The results of a computed tomography (CT) scan showed a low-density lesion with a few areas of soft tissue density completely filling the right maxillary sinus extending to the middle meatus and posterior nasal cavity, with a widened antrum. There was no bony lesion. The radiological diagnosis was antrochoanal polyp.

The results of all laboratory tests were normal. Subsequently, endoscopic polypectomy and middle meatal antrostomy were performed. Multiple irregular grey to dark brown soft tissue fragments measuring up to 3 × 2 × 1.5cm were sent to our histopathology laboratory. The culture from the surgical specimen was negative for fungus. A histological examination revealed mature adipose tissue mixed with hemopoietic cells (Figure 1). Hemopoietic cells are made up of trilineage elements: myeloid, erythroid and megakaryocytic cells (Figures 2 and 3).

Figure 1
figure 1

Microscopic picture showing hemopoietic elements mixed with adipocytes beneath the nasal mucosa (hematoxylin and eosin stain, ×100).

Figure 2
figure 2

High-power magnification (×200) revealing trilineage hematopoietic elements.

Figure 3
figure 3

Higher-power magnification (×400) showing normal hematopoietic elements including erythropoietic, granulopoietic and megakaryocytic cell lineages.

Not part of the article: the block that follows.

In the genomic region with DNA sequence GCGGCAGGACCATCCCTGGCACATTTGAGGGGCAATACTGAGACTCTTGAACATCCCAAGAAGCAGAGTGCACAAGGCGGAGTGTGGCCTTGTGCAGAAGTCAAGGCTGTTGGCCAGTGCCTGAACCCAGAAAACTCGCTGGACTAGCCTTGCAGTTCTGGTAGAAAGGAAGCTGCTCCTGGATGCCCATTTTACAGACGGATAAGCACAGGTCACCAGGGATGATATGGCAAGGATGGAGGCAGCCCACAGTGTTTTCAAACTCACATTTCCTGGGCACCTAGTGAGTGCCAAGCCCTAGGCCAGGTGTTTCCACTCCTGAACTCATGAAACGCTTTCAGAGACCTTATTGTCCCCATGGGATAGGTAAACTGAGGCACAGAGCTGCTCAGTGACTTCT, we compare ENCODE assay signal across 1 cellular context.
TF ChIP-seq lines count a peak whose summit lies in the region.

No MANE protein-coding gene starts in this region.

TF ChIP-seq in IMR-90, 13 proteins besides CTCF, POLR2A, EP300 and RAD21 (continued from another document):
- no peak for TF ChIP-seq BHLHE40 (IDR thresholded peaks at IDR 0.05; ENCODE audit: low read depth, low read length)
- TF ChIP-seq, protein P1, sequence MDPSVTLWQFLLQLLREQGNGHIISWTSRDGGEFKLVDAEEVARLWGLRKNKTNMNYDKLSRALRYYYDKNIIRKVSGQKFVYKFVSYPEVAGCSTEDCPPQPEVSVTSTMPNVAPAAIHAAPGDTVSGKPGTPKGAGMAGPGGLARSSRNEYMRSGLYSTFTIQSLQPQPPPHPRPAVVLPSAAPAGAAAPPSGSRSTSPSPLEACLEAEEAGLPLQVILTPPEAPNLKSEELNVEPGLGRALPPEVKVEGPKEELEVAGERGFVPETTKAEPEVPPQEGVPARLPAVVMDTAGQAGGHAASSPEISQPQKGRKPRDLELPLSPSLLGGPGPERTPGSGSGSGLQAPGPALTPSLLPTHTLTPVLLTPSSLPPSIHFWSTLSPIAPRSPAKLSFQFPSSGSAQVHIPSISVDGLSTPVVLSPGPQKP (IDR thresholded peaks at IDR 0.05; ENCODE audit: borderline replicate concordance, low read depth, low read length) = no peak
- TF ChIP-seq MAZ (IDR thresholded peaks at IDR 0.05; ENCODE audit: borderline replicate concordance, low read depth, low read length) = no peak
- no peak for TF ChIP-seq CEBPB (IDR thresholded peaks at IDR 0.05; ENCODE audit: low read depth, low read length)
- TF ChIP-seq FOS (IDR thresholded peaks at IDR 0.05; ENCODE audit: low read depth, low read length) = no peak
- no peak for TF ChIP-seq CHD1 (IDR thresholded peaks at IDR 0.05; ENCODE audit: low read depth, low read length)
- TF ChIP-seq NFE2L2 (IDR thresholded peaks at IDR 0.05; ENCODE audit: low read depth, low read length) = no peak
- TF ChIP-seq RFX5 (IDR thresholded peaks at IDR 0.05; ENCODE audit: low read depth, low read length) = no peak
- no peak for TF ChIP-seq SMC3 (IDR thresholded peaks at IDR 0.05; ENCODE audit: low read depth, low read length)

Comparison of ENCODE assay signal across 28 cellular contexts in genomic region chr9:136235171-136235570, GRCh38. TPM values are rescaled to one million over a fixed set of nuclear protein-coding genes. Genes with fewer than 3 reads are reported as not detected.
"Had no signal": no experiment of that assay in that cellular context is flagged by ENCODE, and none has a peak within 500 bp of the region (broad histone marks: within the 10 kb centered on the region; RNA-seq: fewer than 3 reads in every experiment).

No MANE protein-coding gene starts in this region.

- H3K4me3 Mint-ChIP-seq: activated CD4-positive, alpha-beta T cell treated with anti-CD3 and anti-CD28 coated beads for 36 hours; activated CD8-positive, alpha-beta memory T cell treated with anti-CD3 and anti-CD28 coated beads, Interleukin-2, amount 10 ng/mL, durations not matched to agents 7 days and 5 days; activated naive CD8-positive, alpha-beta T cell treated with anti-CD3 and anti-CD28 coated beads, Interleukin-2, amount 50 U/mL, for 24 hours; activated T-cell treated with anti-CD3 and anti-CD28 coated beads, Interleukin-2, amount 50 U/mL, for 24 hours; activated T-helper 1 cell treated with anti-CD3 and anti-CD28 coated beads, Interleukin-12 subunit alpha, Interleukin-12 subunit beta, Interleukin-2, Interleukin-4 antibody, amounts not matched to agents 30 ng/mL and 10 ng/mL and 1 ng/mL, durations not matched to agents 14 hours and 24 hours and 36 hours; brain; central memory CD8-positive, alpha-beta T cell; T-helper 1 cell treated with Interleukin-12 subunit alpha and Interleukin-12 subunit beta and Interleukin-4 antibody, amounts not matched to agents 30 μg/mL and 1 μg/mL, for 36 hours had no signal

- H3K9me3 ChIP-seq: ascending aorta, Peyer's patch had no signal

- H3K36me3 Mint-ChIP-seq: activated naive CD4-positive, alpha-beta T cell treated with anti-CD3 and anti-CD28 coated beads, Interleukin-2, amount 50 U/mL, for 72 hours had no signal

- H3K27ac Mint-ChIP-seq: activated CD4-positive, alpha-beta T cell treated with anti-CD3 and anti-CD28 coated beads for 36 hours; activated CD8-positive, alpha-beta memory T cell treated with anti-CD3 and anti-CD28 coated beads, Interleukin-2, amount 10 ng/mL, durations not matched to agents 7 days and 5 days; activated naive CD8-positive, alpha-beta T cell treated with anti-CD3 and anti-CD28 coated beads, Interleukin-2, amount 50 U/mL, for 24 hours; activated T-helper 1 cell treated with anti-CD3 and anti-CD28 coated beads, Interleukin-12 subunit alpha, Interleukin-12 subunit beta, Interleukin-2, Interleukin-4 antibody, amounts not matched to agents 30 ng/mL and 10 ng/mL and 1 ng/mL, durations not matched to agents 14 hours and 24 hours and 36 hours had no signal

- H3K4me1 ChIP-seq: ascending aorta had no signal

Based on this histomorphology, a hematological investigation including bone marrow aspiration and trephine biopsy were performed to rule out any underlying hematological disorders. Bone marrow aspirate and trephine biopsy were normocellular without fibrosis. Based on these findings, extra-adrenal myelolipoma was diagnosed. Our patient had an uneventful post-operative course and has remained disease-free at 36-month follow-up.


The hypotheses of the cause of the myelolipoma include degenerative changes in hyperplastic tumor cells or adenomas of the adrenal glands, metaplasia in primary stem mesenchymal cells of the adrenal cortex and displacement of differentiated bone marrow cells during embryogenesis [7].

Other authors suggest metaplasia of reticuloendothelial cells caused by prolonged stress, or development of myelolipoma from blood-bone embolic material [8]. Many consider myelolipoma to be a choristoma [9].

Chromosomal translocations (3;21) (q25;p11) detected in myelolipomas and in benign lipomatous neoplasia seen in patients with acute myelogenous leukemia or myelodysplastic syndrome suggest a bone marrow origin of this tumor, and may indicate that myelolipoma is derived from erroneously transferred erythroid cells [10].

Occasionally myelolipomas may be accompanied by endocrine disorders such as Cushing’s disorder, Addison’s disease, Conn’s syndrome, phaechromocytoma, adrenal gland cancer or adenoma, diabetes mellitus or even obesity or hypertension [7].

Therefore, some authors emphasize that myelolipoma may be correlated with prolonged excessive steroid production or genome defects of the endocrine glands responsible for multiple endocrine neoplasia type 1.